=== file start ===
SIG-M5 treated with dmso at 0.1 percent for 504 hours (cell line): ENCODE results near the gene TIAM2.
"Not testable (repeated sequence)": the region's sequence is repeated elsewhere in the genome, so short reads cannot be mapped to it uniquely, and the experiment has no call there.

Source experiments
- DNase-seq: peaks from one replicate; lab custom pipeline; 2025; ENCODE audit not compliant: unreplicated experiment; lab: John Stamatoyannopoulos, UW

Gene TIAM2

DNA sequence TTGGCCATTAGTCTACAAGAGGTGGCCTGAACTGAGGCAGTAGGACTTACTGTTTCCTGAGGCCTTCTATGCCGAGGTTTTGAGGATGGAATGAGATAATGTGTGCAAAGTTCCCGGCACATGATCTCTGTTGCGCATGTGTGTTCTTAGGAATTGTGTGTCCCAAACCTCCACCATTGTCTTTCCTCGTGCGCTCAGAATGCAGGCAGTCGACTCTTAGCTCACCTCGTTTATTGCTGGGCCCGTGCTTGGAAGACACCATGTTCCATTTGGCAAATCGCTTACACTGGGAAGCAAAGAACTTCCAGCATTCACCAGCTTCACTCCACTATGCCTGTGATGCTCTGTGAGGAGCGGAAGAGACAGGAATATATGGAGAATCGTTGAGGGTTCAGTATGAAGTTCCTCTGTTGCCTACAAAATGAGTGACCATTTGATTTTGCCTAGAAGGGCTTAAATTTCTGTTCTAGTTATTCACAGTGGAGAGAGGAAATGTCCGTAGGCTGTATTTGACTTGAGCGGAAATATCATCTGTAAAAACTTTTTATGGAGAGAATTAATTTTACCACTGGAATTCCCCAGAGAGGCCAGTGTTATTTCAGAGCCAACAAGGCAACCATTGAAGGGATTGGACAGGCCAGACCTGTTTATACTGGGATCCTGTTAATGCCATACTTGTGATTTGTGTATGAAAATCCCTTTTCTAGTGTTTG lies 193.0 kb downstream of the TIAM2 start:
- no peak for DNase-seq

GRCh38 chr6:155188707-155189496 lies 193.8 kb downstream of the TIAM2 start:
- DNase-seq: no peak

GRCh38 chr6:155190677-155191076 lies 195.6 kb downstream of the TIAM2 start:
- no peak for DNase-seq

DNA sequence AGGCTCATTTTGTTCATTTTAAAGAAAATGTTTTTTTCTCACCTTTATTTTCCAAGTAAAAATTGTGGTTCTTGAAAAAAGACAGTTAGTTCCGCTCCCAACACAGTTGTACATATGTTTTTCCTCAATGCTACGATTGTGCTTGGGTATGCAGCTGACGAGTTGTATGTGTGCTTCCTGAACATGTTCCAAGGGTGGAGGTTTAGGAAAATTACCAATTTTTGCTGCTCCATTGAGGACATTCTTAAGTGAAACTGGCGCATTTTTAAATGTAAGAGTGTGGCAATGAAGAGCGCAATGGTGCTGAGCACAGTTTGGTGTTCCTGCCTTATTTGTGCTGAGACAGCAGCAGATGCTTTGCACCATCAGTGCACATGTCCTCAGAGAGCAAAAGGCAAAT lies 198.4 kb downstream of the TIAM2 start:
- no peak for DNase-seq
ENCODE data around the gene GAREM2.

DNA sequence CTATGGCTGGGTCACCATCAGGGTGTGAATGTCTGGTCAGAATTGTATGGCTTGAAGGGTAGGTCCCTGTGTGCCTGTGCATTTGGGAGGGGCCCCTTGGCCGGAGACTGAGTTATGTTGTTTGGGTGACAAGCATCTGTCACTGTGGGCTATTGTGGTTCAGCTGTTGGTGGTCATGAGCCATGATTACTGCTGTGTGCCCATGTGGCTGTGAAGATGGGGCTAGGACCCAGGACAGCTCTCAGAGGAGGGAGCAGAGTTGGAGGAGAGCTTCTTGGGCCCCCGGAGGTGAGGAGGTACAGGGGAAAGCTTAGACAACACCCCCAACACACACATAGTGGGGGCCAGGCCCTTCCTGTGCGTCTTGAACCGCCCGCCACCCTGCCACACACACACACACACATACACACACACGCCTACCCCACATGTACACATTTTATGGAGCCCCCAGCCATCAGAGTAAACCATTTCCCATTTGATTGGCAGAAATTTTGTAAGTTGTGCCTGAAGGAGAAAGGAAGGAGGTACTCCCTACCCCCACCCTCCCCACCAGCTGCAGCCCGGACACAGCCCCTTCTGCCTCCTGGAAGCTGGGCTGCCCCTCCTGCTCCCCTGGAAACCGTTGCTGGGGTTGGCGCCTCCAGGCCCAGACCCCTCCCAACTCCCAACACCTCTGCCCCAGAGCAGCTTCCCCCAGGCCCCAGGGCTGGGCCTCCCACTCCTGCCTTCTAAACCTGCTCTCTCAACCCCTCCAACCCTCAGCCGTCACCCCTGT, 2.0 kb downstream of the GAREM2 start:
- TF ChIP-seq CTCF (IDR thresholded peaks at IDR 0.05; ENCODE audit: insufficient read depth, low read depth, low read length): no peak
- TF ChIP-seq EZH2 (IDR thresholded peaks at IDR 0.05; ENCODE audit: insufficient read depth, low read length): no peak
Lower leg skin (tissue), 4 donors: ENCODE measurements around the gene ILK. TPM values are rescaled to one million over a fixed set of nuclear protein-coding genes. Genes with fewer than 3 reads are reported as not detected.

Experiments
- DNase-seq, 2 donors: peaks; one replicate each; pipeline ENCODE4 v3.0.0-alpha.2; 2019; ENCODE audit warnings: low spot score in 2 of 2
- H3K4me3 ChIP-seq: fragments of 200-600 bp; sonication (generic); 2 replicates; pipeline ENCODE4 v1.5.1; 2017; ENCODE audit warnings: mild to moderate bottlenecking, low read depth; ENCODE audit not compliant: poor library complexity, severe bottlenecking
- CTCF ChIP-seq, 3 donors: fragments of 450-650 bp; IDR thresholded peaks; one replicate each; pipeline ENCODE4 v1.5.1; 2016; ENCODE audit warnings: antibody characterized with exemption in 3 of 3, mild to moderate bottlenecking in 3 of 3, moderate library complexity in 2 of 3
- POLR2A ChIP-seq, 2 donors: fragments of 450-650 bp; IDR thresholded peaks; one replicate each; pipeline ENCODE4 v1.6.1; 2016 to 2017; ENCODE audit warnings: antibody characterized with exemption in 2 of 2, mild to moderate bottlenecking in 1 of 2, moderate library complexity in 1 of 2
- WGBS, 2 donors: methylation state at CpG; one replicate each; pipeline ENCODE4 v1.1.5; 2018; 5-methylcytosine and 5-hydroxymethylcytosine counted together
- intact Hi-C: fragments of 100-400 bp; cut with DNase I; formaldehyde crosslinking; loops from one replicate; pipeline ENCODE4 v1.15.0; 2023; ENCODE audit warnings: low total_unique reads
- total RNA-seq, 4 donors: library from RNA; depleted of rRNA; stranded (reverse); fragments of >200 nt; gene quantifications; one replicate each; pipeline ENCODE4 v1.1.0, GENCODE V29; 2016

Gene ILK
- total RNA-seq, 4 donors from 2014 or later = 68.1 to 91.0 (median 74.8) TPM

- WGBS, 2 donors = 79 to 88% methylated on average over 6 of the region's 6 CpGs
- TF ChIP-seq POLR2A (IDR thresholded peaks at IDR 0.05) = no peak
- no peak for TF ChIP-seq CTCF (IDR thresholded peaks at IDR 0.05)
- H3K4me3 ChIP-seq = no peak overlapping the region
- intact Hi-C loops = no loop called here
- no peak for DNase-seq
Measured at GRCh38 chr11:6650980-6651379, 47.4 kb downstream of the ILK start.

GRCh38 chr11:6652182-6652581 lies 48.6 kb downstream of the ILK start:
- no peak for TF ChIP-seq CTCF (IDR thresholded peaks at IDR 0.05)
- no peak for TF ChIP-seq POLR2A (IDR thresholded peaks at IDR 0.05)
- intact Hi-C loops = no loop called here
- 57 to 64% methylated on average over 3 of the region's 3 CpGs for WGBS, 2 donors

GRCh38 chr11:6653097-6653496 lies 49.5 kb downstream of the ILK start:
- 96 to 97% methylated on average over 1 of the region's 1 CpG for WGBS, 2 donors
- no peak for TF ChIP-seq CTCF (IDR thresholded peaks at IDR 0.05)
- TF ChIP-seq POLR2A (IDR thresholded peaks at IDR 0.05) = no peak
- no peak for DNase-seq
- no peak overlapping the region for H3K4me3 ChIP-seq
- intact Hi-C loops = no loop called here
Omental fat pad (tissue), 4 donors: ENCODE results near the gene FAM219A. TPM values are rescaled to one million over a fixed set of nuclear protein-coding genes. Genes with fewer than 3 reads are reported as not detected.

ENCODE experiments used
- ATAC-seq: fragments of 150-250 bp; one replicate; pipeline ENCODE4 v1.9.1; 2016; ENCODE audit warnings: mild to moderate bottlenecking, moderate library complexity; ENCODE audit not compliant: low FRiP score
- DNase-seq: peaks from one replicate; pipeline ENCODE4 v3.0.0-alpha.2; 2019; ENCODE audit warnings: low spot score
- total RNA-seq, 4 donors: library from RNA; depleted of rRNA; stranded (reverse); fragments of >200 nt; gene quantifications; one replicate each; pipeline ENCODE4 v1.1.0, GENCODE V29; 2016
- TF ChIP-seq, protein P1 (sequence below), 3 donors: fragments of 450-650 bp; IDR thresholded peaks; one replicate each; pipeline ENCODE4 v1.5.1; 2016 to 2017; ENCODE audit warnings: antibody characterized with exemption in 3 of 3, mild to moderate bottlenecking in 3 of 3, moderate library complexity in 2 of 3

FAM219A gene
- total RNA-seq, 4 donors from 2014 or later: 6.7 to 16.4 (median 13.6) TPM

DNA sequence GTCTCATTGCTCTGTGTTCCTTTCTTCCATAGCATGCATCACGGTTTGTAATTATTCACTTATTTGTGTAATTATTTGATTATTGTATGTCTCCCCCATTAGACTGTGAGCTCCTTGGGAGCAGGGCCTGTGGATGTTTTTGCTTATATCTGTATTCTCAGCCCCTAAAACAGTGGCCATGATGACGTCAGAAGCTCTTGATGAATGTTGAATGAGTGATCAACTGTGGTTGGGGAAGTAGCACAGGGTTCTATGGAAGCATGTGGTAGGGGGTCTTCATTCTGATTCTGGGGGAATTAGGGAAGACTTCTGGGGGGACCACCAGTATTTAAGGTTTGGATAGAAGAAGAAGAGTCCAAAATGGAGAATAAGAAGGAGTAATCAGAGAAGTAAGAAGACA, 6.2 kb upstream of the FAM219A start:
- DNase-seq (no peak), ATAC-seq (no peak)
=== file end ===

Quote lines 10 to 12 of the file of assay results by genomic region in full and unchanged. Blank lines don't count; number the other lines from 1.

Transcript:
GRCh38 chr6:155190677-155191076 lies 195.6 kb downstream of the TIAM2 start:
- no peak for DNase-seq

DNA sequence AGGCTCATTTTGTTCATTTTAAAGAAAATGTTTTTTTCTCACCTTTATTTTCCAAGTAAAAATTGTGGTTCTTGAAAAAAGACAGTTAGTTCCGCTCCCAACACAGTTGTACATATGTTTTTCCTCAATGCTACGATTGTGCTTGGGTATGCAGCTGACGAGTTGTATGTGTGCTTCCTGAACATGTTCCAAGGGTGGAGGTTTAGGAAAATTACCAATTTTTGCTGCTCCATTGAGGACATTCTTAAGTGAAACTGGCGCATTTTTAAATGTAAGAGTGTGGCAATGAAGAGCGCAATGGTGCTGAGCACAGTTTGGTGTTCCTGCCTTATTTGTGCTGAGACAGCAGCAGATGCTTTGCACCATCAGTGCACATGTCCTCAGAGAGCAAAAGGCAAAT lies 198.4 kb downstream of the TIAM2 start: